David Waller published The Reputation Game after moving to Primrose Hill with his family last year. Currently a partner in a global consulting firm, he is a former journalist with the Financial Times and author of several books on business and historical autobiography.
Tracey Mitchell went to talk to him.
TM: David, a quote from about two-thirds of the way through The Reputation Game says, ‘Reputation is becoming a currency that will be more powerful than our credit history in the 21st century.’ What can you tell On The Hill readers about how the reputation game works?
DW: The Lansdowne pub has a reputation, as does the Engineer or the Queen’s. Your school has a good or bad reputation, ditto your place of work or worship. Politicians have reputations (largely very bad) and so does the Pope.
What other people think about you as an individual in your private or professional life is incredibly important, and may be very different from what you say or think about yourself, and all the more powerful for that.
The central argument of the book is that in business and public life, reputation is more valuable than money; we have seen this in one reputational crisis after another, for example the Harvey Weinstein scandal, or in business we’ve had BP, VW and the banks.
One key element of reputation is behaviours. It stands to reason that what you do and how you do it really matter, but reputation does not always reflect the reality of behaviours; it can be distorted, so that you have a better or worse reputation than you deserve. A second element is networks, especially in the internet age when online networks can build or destroy reputations in an instant. Thirdly there is narrative, what story you and others tell. Story-telling is important, but you can’t rebuild a reputation through narrative alone.
TM: The book argues that some individuals may rebuild a shattered reputation, while others can’t; some organisations may achieve the reputation they deserve, but others don’t. Why is reputation so unpredictable, and what are the risks of this state of affairs?
DW: There is a distinction between your competence reputation, i.e. how good you are at what you are supposed to be good at, and your character reputation, which is how you go about doing things. Sometimes you get a terrible character reputation because you lie and cheat, but you are still good at your job. The world is more forgiving of character flaws, I’m afraid to say. VW is still an incredibly strong company because its core reputation for being good at engineering excellent cars is undamaged, despite the scandal around the technology it developed to get round emissions tests. Its character reputation was damaged severely, but its competence reputation not at all.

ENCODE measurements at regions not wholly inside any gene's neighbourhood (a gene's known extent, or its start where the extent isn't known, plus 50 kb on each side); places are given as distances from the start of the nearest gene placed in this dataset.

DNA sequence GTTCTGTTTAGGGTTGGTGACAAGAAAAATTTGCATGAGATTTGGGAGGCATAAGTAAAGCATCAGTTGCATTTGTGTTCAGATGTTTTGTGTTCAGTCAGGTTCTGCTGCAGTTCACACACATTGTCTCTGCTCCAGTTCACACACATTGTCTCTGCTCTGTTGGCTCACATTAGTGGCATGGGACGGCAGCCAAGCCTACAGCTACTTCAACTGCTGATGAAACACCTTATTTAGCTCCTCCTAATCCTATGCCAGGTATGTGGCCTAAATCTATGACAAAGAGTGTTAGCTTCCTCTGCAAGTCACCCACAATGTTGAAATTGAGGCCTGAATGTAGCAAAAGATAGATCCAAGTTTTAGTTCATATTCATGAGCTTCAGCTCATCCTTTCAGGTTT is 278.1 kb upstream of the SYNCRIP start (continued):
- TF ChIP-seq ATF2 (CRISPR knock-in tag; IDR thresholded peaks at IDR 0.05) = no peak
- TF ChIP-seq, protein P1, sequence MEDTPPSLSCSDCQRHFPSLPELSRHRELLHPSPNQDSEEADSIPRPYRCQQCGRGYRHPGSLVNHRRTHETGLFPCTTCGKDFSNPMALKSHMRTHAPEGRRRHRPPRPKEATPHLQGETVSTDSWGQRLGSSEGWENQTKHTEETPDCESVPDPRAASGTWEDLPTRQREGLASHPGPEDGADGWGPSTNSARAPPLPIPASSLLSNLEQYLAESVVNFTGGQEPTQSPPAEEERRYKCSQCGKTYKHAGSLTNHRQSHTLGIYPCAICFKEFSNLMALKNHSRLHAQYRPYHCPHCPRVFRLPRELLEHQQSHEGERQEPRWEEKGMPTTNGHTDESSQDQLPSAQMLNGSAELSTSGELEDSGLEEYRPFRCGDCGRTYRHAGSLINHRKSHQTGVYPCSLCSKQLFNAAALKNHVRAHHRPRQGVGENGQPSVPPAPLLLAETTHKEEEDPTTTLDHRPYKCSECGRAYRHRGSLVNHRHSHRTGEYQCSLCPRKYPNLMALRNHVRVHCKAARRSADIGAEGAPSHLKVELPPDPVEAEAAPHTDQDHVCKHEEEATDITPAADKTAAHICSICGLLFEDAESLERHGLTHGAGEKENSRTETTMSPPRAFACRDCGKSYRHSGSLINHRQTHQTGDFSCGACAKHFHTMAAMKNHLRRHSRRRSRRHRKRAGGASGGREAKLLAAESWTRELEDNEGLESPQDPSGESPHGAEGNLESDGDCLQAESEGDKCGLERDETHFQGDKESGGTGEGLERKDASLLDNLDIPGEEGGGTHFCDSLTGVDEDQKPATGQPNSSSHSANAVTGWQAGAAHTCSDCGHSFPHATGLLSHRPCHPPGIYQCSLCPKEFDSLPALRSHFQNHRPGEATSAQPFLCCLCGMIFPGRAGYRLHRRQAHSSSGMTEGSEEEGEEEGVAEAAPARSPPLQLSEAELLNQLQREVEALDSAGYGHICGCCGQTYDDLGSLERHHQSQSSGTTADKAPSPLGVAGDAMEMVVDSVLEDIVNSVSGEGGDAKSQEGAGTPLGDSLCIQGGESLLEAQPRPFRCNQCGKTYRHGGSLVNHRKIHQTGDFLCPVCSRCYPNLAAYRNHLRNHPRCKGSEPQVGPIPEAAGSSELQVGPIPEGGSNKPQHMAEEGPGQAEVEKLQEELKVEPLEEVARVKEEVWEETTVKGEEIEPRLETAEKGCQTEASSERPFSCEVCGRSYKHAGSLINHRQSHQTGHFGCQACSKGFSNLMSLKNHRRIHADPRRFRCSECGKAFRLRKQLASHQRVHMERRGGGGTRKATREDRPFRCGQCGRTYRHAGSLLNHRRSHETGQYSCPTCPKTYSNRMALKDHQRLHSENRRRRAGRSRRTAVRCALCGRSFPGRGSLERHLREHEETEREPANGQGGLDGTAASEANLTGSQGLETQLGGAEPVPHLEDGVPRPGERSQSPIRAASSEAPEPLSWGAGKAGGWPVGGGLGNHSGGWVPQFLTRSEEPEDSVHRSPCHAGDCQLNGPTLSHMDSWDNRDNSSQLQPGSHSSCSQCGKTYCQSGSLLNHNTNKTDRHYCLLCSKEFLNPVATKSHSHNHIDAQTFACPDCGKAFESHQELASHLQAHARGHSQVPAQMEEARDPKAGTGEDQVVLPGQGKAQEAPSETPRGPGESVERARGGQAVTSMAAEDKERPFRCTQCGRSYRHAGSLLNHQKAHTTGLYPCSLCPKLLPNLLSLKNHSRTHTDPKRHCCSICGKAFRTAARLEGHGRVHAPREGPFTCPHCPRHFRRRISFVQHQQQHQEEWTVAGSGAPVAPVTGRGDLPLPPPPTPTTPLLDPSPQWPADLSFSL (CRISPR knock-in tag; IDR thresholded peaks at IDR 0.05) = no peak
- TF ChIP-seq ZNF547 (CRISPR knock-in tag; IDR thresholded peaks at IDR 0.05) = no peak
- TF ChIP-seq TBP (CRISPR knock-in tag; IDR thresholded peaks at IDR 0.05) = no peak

TM: While researching The Reputation Game you corresponded with Bernie Madoff, who is imprisoned for perpetrating the largest financial fraud in US history. Can you tell us about what you learned from him?
DW: Well, we did experience elements of a Ponzi scheme when he asked for increasingly large sums of money before he would correspond with us. Eventually he did speak with us. The key question was how long he had been perpetrating a fraud: he argued that that he only started after about 1990, while his critics say that it went back to the 1970s. Either way, it is striking that Madoff’s success for decades was a reputational success; he never asked for clients’ money ‒ new customers had to beat down his door. And yet his investment returns were increasingly fake. That shows you that a reputation can be based on falsehood for many, many years.
TM: Tell us why you consider that Pope Francis has a genius for rebuilding reputation.
DW: He was elected as Pope after a long period of the Catholic Church suffering serious reputational damage ‒ as a result of child abuse scandals as well as financial irregularities. Church attendance in the Catholic heartlands of countries such as Ireland, Italy and Spain had declined dramatically, reflecting our secular times as well as the scandals. Pope Francis then set an example of personal humility that is extremely compelling, for the faithful and the lay world alike. He eschewed the trappings of papal power, e.g. the grand official residence at the Vatican, choosing to live in a humble hostel. His early visit to the island of Lampedusa off Italy was a symbol of solidarity with refugees, literally shipwrecked humanity. Conservatives in the church do not approve of his tolerance ‒ towards divorced people or homosexuality, for example ‒ but the rest of us do. His control over church administration and dogma is not complete, but his behaviours and his communications underscore a spectacular reputational revival.
TM: Has your current role as a partner in a global consulting firm built on your understanding of these issues?
DW: Well, I work with companies and other organisations to build and protect reputations. Most of the books I have written have been biographies of obscure Victorian figures ‒ I have greatly enjoyed talking about these people at the Primrose Hill Community Association. This is the first book that has anything to do with my day job.